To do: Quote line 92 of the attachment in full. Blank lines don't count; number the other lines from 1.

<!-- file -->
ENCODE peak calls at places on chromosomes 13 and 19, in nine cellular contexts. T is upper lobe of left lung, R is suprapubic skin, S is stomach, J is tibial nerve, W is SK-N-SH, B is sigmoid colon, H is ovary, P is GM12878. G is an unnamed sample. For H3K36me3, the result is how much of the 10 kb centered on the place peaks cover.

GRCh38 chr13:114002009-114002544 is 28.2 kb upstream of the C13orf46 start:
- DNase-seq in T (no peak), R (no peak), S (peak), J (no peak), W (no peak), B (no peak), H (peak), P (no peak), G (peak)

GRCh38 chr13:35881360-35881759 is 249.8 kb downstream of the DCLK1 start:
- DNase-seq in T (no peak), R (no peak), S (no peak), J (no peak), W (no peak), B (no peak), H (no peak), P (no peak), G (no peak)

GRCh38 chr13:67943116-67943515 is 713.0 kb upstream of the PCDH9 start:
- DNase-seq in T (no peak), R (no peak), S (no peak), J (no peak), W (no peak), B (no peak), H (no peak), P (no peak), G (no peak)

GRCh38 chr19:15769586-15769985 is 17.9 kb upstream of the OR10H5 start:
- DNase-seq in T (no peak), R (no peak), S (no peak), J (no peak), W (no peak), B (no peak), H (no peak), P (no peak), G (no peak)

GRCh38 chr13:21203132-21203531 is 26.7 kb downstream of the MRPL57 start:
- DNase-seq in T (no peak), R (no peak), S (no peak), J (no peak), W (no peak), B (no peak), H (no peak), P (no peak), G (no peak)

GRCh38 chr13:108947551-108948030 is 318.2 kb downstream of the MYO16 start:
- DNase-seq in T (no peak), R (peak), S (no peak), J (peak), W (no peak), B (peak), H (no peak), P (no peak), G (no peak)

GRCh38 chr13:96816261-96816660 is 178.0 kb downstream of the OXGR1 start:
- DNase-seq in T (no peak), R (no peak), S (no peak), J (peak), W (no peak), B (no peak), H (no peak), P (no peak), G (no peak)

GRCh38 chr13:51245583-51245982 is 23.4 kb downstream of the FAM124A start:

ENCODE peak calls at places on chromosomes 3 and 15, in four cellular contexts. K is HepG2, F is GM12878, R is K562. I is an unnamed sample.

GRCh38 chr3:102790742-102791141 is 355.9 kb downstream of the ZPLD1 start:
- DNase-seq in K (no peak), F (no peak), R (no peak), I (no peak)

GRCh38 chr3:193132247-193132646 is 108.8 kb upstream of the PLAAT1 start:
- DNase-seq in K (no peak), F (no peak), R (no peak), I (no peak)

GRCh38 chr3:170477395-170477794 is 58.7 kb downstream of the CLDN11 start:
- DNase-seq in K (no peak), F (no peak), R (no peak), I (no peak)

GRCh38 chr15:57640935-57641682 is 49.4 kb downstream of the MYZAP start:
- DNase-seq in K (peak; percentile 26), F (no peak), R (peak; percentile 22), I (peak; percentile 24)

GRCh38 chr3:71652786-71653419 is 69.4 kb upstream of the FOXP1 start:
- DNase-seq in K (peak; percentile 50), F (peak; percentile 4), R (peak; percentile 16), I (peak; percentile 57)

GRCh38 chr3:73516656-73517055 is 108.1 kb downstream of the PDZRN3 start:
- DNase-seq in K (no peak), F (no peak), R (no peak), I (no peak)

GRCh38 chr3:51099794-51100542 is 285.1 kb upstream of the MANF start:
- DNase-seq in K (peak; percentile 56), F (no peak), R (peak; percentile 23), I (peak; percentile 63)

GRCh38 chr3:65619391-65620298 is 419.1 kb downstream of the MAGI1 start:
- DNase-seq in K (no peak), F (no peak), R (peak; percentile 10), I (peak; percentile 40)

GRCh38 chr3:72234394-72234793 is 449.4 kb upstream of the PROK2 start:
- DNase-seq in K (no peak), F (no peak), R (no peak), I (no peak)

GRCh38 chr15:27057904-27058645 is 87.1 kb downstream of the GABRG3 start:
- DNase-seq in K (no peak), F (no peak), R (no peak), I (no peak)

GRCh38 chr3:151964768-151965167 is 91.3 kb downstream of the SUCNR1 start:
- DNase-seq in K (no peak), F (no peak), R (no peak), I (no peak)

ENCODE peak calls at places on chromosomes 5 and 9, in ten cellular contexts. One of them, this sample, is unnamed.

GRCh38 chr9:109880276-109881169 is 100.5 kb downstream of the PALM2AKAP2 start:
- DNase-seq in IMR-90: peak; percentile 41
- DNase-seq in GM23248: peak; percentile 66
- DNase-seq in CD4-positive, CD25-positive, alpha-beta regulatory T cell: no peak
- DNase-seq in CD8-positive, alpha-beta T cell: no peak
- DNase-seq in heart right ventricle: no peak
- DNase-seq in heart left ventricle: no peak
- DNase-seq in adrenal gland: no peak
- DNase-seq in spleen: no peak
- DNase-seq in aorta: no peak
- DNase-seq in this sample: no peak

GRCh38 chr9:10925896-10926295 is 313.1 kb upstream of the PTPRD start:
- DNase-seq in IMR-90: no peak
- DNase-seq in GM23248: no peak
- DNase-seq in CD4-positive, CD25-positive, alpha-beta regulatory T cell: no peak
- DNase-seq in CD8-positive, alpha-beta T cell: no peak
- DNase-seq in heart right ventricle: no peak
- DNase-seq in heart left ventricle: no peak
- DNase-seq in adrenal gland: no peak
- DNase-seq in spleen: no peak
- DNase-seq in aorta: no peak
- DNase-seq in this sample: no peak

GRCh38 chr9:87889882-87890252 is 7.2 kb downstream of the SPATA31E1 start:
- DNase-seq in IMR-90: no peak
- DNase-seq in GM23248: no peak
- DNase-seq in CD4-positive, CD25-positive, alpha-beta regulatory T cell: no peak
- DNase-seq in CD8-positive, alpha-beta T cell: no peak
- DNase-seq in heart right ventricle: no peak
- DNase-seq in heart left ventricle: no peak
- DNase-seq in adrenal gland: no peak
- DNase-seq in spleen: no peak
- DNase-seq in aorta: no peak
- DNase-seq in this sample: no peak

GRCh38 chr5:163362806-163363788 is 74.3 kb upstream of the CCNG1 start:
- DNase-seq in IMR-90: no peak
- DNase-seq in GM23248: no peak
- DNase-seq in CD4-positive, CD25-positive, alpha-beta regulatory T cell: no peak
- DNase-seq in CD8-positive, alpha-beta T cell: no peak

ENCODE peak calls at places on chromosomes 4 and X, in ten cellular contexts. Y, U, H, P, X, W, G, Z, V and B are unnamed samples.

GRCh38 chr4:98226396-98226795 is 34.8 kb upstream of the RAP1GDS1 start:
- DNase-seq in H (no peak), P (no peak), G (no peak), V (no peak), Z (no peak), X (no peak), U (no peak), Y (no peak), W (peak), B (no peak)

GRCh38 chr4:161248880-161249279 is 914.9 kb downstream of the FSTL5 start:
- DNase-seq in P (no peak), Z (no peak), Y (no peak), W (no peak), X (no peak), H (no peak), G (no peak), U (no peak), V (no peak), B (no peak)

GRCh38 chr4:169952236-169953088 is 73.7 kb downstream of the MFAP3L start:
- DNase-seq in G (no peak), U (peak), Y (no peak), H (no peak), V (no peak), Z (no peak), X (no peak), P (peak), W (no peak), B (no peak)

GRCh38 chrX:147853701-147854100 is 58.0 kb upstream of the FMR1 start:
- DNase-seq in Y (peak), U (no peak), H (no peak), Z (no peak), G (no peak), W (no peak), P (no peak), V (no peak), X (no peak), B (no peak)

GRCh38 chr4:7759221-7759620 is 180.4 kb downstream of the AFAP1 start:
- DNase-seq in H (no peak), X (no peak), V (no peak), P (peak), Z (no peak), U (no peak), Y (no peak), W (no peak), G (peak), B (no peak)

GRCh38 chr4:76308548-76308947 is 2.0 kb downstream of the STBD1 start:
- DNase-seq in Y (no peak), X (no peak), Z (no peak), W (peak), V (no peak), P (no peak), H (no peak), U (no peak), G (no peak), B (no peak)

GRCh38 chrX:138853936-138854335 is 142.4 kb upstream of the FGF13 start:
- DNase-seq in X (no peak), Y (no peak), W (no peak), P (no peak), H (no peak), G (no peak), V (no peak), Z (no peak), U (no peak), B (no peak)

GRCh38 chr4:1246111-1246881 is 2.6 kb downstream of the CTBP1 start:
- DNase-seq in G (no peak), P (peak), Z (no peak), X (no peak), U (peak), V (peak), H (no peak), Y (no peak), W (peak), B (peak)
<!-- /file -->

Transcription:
GRCh38 chrX:138853936-138854335 is 142.4 kb upstream of the FGF13 start: